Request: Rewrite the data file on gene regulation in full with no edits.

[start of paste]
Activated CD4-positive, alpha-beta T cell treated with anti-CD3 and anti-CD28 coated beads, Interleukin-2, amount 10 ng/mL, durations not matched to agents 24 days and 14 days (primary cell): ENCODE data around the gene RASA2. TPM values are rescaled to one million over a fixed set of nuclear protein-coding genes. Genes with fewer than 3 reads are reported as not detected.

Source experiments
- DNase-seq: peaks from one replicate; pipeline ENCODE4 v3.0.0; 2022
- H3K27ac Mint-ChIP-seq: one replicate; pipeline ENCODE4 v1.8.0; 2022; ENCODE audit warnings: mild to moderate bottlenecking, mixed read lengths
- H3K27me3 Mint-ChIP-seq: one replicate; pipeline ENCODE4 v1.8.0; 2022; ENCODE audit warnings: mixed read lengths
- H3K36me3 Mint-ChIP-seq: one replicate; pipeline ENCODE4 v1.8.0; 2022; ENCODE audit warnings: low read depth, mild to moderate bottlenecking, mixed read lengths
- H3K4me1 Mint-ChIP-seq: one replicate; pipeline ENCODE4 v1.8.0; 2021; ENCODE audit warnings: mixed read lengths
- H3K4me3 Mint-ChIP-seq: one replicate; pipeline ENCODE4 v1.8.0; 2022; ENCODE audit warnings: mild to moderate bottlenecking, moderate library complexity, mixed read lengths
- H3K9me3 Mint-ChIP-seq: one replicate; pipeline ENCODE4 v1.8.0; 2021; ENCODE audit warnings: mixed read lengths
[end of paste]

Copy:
Activated CD4-positive, alpha-beta T cell treated with anti-CD3 and anti-CD28 coated beads, Interleukin-2, amount 10 ng/mL, durations not matched to agents 24 days and 14 days (primary cell): ENCODE data around the gene RASA2. TPM values are rescaled to one million over a fixed set of nuclear protein-coding genes. Genes with fewer than 3 reads are reported as not detected.

Source experiments
- DNase-seq: peaks from one replicate; pipeline ENCODE4 v3.0.0; 2022
- H3K27ac Mint-ChIP-seq: one replicate; pipeline ENCODE4 v1.8.0; 2022; ENCODE audit warnings: mild to moderate bottlenecking, mixed read lengths
- H3K27me3 Mint-ChIP-seq: one replicate; pipeline ENCODE4 v1.8.0; 2022; ENCODE audit warnings: mixed read lengths
- H3K36me3 Mint-ChIP-seq: one replicate; pipeline ENCODE4 v1.8.0; 2022; ENCODE audit warnings: low read depth, mild to moderate bottlenecking, mixed read lengths
- H3K4me1 Mint-ChIP-seq: one replicate; pipeline ENCODE4 v1.8.0; 2021; ENCODE audit warnings: mixed read lengths
- H3K4me3 Mint-ChIP-seq: one replicate; pipeline ENCODE4 v1.8.0; 2022; ENCODE audit warnings: mild to moderate bottlenecking, moderate library complexity, mixed read lengths
- H3K9me3 Mint-ChIP-seq: one replicate; pipeline ENCODE4 v1.8.0; 2021; ENCODE audit warnings: mixed read lengths